The Truth about Cushgar
by James H. Schmitz

Review by
Robert Wilfred Franson
Astounding Science Fiction, November 1950

collected with related stories in —
Agent of Vega

Agent of Vega & Other Stories

April 2005


There was, for a time, a good deal of puzzled and uneasy speculation about the methods that had been employed by the Confederacy of Vega in the taming of Cushgar. The disturbing part of it was that nothing really seemed to have happened!

First, the rumor was simply that the Confederacy was preparing to move into Cushgar — and then, suddenly, that it had moved in! This aroused surprised but pleased interest in a number of areas bordering the Confederacy. The Thousand Nations and a half-dozen similar organizations quietly flexed their military muscles, and prepared to land in the middle of the Confederacy's back as soon as it became fairly engaged in its ambitious new project. For Cushgar and the Confederacy seemed about as evenly matched as any two powers could possibly be.

But there was no engagement, then. There was not even anything resembling an official surrender. Star system by system, mighty Cushgar was accepting the governors installed by the Confederacy. Meekly, it coughed up what was left of the captive peoples and the loot it had pirated for the past seven centuries. And, very simply and quietly then, under the eyes of a dumfounded galaxy, it settled down and began mending its manners. ...

... what had they done to Cushgar — and how?

"The Truth about Cushgar" is the fourth story (of four) about the Confederacy of Vega's fabulous trouble-shooters, the Department of Galactic Zones, in James H. Schmitz's Agent of Vega series. This novelet can stand alone but is best read fourth. If you have not yet read the review of the first story, "Agent of Vega", please read that review before this one.

The paragraphs quoted above are the beginning of "The Truth about Cushgar", but this is a very personal relation as well as an interstellar adventure. The lovely and driven Zone Agent Zamm is a woman to remember.

As with the other Agent of Vega stories, this one glows with enough action and thought-material to be a complete novel in itself. "The Truth about Cushgar" is one of the most openly emotional of all Schmitz's science fiction, and he is a master. Love, yearning, and vengeance are very strong here. This is a power of a story.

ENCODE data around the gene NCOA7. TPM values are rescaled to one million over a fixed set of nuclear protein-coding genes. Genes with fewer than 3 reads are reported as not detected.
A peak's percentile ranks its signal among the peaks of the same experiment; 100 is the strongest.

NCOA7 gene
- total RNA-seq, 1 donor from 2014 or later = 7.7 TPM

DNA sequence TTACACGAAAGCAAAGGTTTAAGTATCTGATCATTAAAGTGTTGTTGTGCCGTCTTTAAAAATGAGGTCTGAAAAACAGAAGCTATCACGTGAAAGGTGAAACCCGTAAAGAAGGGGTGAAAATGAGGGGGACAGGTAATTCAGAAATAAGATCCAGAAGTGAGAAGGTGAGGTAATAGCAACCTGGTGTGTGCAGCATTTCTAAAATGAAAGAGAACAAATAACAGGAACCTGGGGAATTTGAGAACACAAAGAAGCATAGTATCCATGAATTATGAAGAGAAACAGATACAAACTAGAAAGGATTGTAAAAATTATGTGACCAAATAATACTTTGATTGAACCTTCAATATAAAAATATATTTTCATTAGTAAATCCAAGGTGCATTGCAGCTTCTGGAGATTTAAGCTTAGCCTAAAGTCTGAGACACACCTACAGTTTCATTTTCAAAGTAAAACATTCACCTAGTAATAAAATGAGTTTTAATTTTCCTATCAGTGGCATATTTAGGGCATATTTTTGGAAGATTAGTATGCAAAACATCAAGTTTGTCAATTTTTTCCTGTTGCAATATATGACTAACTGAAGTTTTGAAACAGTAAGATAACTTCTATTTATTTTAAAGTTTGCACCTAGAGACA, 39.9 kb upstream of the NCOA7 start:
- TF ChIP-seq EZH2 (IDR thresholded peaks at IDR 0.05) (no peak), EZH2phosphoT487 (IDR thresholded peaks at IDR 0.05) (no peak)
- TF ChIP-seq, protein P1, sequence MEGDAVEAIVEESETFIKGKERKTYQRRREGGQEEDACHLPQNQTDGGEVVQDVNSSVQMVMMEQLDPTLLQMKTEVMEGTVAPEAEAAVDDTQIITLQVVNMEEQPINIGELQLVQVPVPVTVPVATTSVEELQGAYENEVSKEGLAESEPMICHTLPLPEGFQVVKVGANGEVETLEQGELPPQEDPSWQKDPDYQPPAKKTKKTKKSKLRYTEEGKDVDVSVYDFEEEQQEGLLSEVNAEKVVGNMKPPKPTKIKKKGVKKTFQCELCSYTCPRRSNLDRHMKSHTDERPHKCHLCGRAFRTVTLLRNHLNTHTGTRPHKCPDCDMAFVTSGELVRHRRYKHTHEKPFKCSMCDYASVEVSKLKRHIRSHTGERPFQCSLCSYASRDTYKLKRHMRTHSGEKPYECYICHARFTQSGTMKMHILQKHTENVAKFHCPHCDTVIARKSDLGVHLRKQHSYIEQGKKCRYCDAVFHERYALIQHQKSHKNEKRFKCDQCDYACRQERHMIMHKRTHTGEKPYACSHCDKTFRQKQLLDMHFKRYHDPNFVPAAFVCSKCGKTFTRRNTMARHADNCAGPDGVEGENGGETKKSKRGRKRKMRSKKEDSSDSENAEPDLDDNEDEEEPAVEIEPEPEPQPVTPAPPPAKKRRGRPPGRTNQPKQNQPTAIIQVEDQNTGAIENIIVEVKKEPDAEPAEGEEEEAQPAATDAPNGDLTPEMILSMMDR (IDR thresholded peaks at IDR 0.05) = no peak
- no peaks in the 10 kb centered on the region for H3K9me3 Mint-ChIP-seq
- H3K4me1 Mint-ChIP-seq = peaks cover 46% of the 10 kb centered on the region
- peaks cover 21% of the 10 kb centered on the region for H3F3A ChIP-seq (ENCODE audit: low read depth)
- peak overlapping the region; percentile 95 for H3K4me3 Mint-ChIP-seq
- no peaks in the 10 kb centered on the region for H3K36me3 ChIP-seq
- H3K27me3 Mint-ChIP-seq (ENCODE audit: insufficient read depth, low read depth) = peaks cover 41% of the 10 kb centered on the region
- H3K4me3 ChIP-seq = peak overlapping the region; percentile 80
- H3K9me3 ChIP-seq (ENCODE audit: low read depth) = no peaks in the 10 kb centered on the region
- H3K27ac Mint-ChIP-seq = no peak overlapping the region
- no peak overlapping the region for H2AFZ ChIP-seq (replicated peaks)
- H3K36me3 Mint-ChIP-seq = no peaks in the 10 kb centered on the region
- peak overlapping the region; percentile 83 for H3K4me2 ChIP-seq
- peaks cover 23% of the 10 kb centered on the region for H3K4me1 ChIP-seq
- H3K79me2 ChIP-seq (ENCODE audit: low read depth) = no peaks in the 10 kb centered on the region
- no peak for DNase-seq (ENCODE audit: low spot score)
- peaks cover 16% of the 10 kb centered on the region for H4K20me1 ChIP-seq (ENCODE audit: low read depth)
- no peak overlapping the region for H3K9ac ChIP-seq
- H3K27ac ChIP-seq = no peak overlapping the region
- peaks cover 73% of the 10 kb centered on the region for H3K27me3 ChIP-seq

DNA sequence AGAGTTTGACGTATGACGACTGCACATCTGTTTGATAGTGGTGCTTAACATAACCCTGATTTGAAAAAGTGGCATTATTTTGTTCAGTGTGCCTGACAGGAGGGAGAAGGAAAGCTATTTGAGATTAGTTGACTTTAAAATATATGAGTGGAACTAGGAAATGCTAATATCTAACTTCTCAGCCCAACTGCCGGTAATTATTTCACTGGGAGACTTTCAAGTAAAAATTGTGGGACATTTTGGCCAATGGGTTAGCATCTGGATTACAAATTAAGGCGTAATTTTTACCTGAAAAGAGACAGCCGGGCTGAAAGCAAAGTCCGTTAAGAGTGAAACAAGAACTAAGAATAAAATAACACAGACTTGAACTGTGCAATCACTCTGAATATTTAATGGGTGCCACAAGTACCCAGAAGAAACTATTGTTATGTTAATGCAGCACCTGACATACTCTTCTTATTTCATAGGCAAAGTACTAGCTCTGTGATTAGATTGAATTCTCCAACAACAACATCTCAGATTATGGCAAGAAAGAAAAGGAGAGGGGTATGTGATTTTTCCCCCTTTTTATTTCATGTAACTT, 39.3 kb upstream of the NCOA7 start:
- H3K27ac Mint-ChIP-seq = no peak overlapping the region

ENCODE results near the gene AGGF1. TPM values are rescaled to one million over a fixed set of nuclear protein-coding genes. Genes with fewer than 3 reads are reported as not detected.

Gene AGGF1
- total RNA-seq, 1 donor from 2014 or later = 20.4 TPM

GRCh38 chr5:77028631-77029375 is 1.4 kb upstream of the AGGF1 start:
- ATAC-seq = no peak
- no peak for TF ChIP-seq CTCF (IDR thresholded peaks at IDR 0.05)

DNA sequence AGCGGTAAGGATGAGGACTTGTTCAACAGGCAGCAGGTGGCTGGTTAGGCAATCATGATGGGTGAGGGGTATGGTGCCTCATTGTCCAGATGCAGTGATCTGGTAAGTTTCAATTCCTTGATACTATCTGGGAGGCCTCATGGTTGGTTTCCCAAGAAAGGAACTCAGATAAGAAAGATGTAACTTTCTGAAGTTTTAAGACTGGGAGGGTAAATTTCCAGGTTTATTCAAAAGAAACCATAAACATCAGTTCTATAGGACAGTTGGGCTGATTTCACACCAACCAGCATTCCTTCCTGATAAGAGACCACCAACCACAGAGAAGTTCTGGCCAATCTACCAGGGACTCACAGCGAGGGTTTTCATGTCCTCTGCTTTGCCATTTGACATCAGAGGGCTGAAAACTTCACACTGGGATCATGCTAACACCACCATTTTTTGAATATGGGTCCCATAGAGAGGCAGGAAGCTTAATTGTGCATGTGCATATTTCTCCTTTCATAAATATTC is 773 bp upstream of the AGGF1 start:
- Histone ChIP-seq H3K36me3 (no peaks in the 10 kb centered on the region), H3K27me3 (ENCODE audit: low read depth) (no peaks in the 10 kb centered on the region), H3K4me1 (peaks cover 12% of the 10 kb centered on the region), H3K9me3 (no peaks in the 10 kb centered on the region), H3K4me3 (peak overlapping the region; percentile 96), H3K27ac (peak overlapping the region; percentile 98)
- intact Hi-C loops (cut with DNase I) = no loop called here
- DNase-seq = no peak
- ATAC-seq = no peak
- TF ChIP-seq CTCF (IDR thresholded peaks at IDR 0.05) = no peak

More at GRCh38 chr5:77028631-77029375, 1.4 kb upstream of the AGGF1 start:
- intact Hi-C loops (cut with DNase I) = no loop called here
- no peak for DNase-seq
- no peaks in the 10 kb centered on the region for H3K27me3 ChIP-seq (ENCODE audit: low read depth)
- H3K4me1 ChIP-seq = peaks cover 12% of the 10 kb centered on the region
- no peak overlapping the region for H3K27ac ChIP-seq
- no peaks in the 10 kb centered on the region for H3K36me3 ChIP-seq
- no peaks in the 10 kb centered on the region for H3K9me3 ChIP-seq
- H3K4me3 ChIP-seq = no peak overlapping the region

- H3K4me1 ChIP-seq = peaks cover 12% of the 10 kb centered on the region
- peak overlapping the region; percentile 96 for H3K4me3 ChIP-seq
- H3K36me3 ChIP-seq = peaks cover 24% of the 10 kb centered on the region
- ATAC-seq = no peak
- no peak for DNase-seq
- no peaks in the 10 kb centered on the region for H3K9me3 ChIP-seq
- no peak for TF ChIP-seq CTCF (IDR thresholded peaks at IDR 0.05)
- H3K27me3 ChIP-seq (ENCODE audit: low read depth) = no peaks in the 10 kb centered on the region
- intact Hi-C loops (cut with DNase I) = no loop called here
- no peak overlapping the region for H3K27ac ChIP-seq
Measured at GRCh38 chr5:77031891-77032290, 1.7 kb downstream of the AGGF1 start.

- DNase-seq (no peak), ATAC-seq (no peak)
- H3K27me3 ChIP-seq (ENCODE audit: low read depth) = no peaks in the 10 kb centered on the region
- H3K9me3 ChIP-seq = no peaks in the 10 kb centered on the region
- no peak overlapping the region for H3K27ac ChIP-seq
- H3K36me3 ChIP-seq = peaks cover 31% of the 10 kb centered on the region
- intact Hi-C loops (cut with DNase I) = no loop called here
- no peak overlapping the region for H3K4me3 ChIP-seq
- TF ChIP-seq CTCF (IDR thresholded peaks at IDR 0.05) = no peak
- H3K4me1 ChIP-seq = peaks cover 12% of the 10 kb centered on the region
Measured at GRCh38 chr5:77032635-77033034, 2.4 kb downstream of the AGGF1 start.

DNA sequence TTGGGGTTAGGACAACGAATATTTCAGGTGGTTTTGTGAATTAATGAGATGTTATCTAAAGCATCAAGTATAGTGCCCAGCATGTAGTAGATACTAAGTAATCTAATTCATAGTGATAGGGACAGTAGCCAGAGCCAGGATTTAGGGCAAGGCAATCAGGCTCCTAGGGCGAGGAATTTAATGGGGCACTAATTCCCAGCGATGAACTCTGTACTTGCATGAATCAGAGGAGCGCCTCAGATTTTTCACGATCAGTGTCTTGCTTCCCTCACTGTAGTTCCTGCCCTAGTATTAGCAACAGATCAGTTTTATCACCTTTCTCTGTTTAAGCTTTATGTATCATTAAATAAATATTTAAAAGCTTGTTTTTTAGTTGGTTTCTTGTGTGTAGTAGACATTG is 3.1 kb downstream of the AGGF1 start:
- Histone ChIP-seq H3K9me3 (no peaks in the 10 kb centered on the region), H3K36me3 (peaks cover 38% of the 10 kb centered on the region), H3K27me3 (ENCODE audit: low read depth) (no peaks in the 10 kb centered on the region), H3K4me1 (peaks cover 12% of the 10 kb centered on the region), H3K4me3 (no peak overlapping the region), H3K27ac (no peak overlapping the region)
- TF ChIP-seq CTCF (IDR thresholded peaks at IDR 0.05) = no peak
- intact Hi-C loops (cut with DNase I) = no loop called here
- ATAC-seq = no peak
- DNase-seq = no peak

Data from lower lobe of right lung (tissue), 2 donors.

Zone Agent Zamman Tarradang-Pok is a distinctive heroine even among the superlatively drawn heroines of James Schmitz. We also see more of the boss of Galactic Zones, the tough and subtle Third Co-ordinator; as well as young Bropha, executive scientist in charge of the "mundane affairs" of the tantalizingly hinted-at College of the Pleiades. — But this really is Zamm's story.

We see several stops — sharp police actions — along Zamm's years-long journey of personal seeking. After a neatly-drawn personal-level intervention, Zamm in her special Galactic Zones ship hunts and intercepts some ships of the vicious Shaggar drift:

Up the long cone of flame, the ship sprang at the five [Shaggar ships]. Zamm's hands soared, spread and high, above the armament banks — thin, curved, white claws of hate! Those seeming to swim down toward her now, turning and shifting slowly within their fire-veils, were not the faceless, more or less humanlike ones she sought. But they were marked with the same red brand:  brand of the butchers, looters, despoilers — of all the death-thoughts drifting and writhing through the great stupid carnivore mind of the Universe — ...

Zamm's hands flashed.

And later on a far grander scale, Cushgar. Yet what can she do about, against, vast Cushgar? Zamm's powers of mind are considerable, her robotic ship is fast and well-armed as well as intelligent itself, a fighting extension of the Zone Agent operating it. But Zamm's special competence and zeal and sheer force as a Zone Agent is powered by her yearning, which is built upon her love. For beneath the scalp-tingling interstellar adventure, and beyond Schmitz's distinctive leavening with wit and humor, is an unforgettable love.

Yes, "The Truth about Cushgar" is a beautiful power of a story.


© 2005 Robert Wilfred Franson


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